Guest Post by R.B. Wood

Not to sound like my old man, but I can remember (“back in the day”) when a trip to the library and a dance with Mr. Dewey and his Decimal system were the only ways to do research; not only for a book, but research on professionals in the writing business.  Agents, editors and publishers could be found by scrutinizing little hand-written three by five cards.

But then came the glories of the internet-80% porn and 20% useful information. And with global connectivity came the revolution called “social media.”

According to the writer’s best online friend, Wikipedia:

Social media are media for social interaction, using highly accessible and scalable publishing techniques.

Say what?

Twitter.  Facebook. Blogs. LinkedIn.  They’re all social media.

And there are a lot of writers, publishers, editors and other folks who are online today.

A perfect example of how social media can work for you as a writer is this guest blog I’m doing for Kait.  I found out she was looking to have a few folks step into her world while she was scheduled to be away from the keyboard.

All from one tweet.

If you are reading this, chances are you know about blogs, Twitter, Facebook etc.  However there is another social media tool you may not be as familiar with.

So let’s talk about LinkedIn.

LinkedIn is different from some of the other popular applications out there.  Linked in requires a more active participation, in other words to get the most out of this professional medium, you have to be an active participant.

LinkedIn’s guidelines state that you should only link to people you really know and trust.  Facebook is supposed to work the same way, but I have loads of friends who friend as many “hot girls” or “hot guys” as they can. The key point is that LinkedIn is considered to be a more “professional” network.  And we all would like to be “professionals” in the writing world.

“But LinkedIn is for business people!” I hear you say. “Why would I want to connect to them?”

“Hush and let me finish,” I say.  Let me give you a few stats about writers and LinkedIn:

  1. If you search on the phrase “writers,” you’ll get over 97,000 hits.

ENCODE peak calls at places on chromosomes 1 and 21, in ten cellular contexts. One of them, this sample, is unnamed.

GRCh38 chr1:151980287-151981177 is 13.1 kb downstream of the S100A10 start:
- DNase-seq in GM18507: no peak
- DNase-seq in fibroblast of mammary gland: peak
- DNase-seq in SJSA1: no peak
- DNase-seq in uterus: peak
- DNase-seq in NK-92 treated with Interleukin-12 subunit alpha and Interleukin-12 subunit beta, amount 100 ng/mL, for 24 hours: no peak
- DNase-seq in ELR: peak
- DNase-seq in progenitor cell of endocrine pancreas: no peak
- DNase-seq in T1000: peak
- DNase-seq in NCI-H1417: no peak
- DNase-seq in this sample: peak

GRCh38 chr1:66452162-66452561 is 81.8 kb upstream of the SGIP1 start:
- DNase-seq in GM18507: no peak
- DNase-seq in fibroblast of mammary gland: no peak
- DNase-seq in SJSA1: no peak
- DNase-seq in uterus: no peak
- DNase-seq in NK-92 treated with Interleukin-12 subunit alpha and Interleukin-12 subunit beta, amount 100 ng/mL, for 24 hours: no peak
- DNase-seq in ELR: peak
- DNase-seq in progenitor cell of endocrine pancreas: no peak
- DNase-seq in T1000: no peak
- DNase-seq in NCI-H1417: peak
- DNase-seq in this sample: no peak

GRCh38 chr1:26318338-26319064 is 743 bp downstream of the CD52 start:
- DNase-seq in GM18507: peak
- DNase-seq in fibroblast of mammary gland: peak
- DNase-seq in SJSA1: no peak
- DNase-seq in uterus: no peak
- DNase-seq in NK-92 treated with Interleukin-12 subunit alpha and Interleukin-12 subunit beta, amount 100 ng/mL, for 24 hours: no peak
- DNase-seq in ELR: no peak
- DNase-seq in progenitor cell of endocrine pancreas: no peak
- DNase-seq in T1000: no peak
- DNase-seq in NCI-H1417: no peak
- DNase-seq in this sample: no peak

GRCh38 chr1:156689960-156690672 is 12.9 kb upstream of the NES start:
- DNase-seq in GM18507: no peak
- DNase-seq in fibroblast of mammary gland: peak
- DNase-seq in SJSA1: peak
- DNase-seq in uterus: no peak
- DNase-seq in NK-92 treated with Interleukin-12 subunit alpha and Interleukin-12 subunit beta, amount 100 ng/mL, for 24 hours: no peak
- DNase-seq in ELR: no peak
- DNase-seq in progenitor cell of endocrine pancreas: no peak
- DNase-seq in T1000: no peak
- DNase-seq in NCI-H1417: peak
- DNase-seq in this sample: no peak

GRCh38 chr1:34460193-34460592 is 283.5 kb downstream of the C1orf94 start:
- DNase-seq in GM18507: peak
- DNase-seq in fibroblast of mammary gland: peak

2. “Literary Agents” will get you over 500 hits.
  3. And over 1,800 for “Book Editors”

Writing IS a business.  An extremely competitive one.

Four Ways to Make LinkedIn Work for You:

  • ONE: Sign up for an account using your  “writer’s” email address. Remember this is your account.
  • TWO: Create your profile. This is your online writing portfolio.  Remember: this will be online for all to see.  Lie, and you’ll get caught.
  • THREE: If you maintain multiple accounts and address books on your computer, LinkedIn provides an easy way to upload that data to your account.  That way you can “connect” to people already in your circle of professionals that are already on LinkedIn, and invite those who have yet to join.
  • FOUR: Promote your LinkedIn profile on your other social networking sites (Facebook, Twitter, Blogs…does anybody even use MySpace anymore?).

Polish up your writing resume, post it online.  Connect with your existing network and expand onward and upward to professionals already using this social media tool.  Writing in the twenty-first century is still all about whom you know.  Social Media technology just digitizes and expands your network.

R.B.Wood is a writer of Urban Fantasy and Science Fiction who is currently seeking representation for his first Novel The Prodigal’s Foole. In the mean time, he’s won a few online writing competitions and is host of The Word Count podcast.  You can find him at www.rbwood.com , e-mail him at me@rbwood.com, or chat via twitter: @rbwood.

2 thoughts on “Guest Post by R.B. Wood

  1. I adore Twitter. Love Facebook. Ignore my MySpace page.

    LinkedIn causes me issues though because it is such a formal, professional network. Mainly because when I started there, it was on an invite from a day job colleague. So I have both my day job and my writing info on there…but I try to keep my two worlds separate when possible. Because I can’t figure out how to keep them separate but still engage, I end up ignoring LinkedIn as well.

    Any suggestions on how to deal with that? I don’t really want two LI profiles, but maybe that would be better…

  2. Thanks for posting about this R.B. – I *am* on LinkedIn but haven’t done much yet to use it as a real promotional tool for my writing.

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